Fourth Year | Fall 2018
Advanced Synthesis Option Studio 48-400: High_Rise ”Untitled” 2018, New York, NY
Studio Professor and Coordinator: Gerard Damiani
The introduction to the studio was initially written by Professor Gerard Damiani, and is paraphrased here.
"This studio will look at the role of the architectural promenade and how it can be adapted to the typology of the high-rise. The promenade architecturale first described by Le Corbusier as a sequence of spaces and direction of movement in the Acropolis in Athens is a way of constructing views, vistas and experiences. The high-rise, an American typology, acknowledges maximizing building area but does not address the role of the architectural sequence. This studio will investigate the high-rise typology through the hybridization of the typology with the architectural promenade.
This studio will focus on the writings and artistic output of Donald Judd as the intellectual underpinning of the studio, which will inform the spatial and detailing agenda of the studio project. Often considered an artist of obdurate space, Judd’s works are highly refined being conscious of their context (what he called fundamental realities), space, material, color and detail. An inspiration to architects such as Steven Holl and Herzog & de Meuron, the works of minimalist artist Donald Judd (1928-1994) spanned both art and architecture through a search for autonomy and clarity for the objects and the spaces they occupy."
The program will focus on a urban high-rise structure located in SoHo in New York City directly across from the Judd Foundation. The building is to be a high-rise construction (75 feet or higher) consisting of vertical galleries, a museum store, studio workspaces for visiting artists, and apartments.
The site is directly across the street from the Judd Foundation.
...These ideas were precedents for some small pieces and then for the 100 mill aluminum pieces in the Chinati Foundation. The renovation of the building and the permanent purpose of the building are precedents for the larger spaces in my place in Texas, La Mansana de Chinati, for the Chinati Foundation, and will be for Ayala de Chinati.
- Donald Judd, "101 Spring Street, 1989
This section from Judd's writings looks at his renovation of 101 Spring St. as inspiration and precedent for many of his later works and for the Chinati Foundation. I found this statement insightful on his ideas as an artist and an architectural designer, particularly when understanding how he drew from his previous ideas as precedent for all of his later work, and that all of his pieces are inherently precedents of each other.
In the same way that Donald Judd used 101 Spring St. as precedent for many of his later work in Marfa, TX, I wanted to use his projects in Marfa, TX as precedent for the new Museum Annex and Residential Tower adjacent to 101 Spring St. in New York City.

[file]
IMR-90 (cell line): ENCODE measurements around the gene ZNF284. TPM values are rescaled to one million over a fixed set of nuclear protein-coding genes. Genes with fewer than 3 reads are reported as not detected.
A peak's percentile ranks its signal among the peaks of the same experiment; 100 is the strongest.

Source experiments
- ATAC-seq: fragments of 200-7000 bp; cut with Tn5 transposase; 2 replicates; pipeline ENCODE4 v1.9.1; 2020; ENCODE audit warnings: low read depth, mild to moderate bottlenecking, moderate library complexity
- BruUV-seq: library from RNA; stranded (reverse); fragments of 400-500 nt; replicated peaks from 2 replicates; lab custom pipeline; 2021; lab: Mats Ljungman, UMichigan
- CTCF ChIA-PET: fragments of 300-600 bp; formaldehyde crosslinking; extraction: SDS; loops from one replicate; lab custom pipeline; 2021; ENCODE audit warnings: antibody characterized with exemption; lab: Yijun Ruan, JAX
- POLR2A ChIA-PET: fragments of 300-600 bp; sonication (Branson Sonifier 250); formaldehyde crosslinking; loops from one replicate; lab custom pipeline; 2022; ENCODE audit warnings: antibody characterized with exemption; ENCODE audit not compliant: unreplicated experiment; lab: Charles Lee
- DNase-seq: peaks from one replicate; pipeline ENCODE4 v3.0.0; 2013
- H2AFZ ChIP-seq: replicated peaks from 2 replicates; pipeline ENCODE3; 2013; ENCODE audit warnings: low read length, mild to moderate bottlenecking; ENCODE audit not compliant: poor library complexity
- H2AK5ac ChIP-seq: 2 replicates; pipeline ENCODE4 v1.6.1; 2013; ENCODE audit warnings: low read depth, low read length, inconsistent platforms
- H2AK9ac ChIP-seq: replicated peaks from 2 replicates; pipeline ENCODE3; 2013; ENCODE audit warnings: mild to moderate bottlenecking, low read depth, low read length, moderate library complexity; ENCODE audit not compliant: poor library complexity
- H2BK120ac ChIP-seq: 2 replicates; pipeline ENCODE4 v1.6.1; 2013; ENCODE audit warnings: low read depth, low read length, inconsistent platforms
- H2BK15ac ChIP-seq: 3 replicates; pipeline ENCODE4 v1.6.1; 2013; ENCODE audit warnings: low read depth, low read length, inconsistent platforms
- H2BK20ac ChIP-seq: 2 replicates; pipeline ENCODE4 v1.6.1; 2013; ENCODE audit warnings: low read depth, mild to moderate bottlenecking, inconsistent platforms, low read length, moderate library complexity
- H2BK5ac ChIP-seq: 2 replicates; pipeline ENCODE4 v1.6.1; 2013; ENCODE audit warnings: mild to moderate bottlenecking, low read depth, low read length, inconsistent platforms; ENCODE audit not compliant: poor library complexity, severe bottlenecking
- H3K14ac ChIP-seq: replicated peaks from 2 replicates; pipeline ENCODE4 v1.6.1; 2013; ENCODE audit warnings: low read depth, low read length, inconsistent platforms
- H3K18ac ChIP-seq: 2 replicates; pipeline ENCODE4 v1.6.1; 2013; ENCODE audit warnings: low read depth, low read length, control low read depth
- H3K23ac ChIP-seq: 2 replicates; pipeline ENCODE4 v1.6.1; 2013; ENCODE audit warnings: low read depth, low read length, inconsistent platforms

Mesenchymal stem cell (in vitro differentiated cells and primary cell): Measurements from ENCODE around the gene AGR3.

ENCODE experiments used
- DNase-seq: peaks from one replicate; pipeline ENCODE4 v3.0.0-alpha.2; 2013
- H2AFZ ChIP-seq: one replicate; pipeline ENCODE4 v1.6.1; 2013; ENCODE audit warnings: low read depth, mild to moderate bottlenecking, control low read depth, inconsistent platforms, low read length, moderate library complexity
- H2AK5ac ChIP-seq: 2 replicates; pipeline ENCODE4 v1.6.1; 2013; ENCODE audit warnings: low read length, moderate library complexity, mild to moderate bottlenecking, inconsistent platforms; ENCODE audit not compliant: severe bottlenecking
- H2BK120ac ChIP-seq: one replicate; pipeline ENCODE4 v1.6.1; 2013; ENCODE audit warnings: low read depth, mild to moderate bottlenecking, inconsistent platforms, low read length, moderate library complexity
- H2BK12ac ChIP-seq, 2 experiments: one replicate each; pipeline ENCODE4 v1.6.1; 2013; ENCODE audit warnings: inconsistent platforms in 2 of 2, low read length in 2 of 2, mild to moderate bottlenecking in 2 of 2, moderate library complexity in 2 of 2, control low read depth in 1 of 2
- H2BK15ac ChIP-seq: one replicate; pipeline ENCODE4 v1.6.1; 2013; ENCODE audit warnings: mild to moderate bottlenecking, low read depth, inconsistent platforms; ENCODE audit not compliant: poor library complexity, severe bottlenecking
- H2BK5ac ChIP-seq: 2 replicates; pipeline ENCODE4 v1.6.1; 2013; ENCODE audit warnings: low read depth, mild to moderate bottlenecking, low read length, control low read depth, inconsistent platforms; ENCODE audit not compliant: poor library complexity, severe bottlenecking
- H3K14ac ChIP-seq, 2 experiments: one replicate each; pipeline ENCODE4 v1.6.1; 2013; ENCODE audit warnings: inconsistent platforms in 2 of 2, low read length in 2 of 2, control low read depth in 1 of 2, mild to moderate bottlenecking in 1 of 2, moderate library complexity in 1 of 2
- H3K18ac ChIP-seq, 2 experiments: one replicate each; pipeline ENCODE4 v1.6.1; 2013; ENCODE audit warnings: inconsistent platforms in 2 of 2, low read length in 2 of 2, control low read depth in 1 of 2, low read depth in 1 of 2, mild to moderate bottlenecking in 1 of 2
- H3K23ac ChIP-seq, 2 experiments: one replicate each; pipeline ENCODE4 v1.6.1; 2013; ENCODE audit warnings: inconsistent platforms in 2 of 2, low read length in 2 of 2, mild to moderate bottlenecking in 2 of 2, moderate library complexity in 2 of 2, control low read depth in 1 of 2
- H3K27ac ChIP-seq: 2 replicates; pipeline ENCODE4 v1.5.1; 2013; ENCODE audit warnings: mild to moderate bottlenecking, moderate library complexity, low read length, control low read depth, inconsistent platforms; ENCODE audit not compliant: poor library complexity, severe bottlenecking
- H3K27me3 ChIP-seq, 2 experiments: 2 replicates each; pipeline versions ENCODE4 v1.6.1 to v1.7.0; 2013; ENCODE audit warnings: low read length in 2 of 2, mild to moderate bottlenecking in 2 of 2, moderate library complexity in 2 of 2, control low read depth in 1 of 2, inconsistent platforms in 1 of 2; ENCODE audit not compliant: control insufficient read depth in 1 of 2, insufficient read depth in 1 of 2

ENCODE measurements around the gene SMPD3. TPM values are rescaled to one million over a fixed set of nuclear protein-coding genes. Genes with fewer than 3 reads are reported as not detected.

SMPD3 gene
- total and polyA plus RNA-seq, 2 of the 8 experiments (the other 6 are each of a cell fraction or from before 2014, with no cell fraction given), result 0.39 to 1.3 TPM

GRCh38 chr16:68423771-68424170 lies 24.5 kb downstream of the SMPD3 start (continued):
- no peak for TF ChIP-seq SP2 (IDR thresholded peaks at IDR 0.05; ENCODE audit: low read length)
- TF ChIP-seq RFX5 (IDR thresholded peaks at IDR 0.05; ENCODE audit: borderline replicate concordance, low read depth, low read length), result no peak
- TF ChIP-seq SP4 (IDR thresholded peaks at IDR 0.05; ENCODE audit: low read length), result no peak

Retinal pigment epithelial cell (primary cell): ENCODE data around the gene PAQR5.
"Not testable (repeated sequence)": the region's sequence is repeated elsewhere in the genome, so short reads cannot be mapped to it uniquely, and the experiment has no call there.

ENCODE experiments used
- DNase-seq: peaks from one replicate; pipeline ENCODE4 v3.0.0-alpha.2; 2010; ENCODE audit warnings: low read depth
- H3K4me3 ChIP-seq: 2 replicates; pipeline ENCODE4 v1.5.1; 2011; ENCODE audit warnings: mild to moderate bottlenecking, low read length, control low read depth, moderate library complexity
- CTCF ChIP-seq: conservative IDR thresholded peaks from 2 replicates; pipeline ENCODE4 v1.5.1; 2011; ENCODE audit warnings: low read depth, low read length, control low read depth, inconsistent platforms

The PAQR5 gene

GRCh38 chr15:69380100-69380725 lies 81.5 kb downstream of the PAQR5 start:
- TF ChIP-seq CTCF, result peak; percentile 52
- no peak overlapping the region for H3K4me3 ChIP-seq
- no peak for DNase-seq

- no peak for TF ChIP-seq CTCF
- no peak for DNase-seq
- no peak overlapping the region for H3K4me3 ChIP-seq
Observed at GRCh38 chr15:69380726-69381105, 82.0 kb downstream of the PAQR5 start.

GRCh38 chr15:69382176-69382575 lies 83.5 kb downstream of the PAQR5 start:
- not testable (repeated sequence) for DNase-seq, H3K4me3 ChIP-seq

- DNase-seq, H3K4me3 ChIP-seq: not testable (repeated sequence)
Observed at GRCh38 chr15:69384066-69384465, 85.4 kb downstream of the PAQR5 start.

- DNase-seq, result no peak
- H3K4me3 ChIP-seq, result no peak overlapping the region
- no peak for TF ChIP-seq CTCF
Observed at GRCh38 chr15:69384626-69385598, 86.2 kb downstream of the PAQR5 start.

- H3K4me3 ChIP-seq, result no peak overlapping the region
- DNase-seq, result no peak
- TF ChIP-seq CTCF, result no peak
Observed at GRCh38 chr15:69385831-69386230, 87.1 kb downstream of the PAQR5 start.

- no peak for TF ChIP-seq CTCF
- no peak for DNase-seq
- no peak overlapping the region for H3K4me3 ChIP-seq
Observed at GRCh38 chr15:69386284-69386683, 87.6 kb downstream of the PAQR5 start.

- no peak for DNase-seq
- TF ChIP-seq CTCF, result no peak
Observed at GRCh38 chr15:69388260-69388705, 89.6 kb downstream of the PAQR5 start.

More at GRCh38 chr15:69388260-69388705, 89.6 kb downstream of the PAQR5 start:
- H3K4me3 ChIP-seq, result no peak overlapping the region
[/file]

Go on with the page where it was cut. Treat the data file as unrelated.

Judd Foundation at 101 Spring St.
When visiting Marfa, I was struck by the incredible scale of each work in the 15 Untitled Works In Concrete. Each concrete piece that was cast and assembled on the site is of the same dimensions, making the layout of these pieces the varying factor in the designs. The potential habitable scale of these works left an impression on my experience at the Chinati Foundation, which I used as inspiration for creating habitable moments within my building.
For the residential tower, the 15 Untitled Works In Concrete served as inspiration for indoor/outdoor flexible living spaces, and for the museum annex, the pieces served as inspiration for key gallery moments.
15 Untitled Works In Concrete - The Chinati Foundation
For the exterior facade of the building, I chose to use a 10 x 3 bay system, as a reference to the same bay system as the adjacent 101 Spring St. This allowed the building to fit in with the rest of the Soho context, as well as draw a visual connection to the neighboring Judd Foundation. When considering the more detailed aspect of the exterior facade, I looked to another of Donald Judd's pieces, a small extruded colored aluminum piece that looked as though it could be an adaptation of a mullion. I saw this extrusion piece as a representation of what Judd would perhaps consider a 'detailed' piece in his design studies, and used it as inspiration for a Miesian, modernized, neo-classical facade system.
A larger collection of these works were later manufactured and displayed at the Judd Foundation (101 Spring St.) as an installation titled '15 x 105 x 15 Installation of 12 Extruded Aluminum Pieces.'
15 x 105 x 15 Installation of 12 Extruded Aluminum Pieces.
Image from Contemporary Art Daily
This mixed-use tower is to provide additional exhibition space for artists curated by Flavin and Rainer Judd. The spatial container provided must allow for artwork to be presented in a number of formats.
The residential tower is to accomodate any number of residences while creating an understanding of Donald Judd's residential spaces.
Unit types must contain: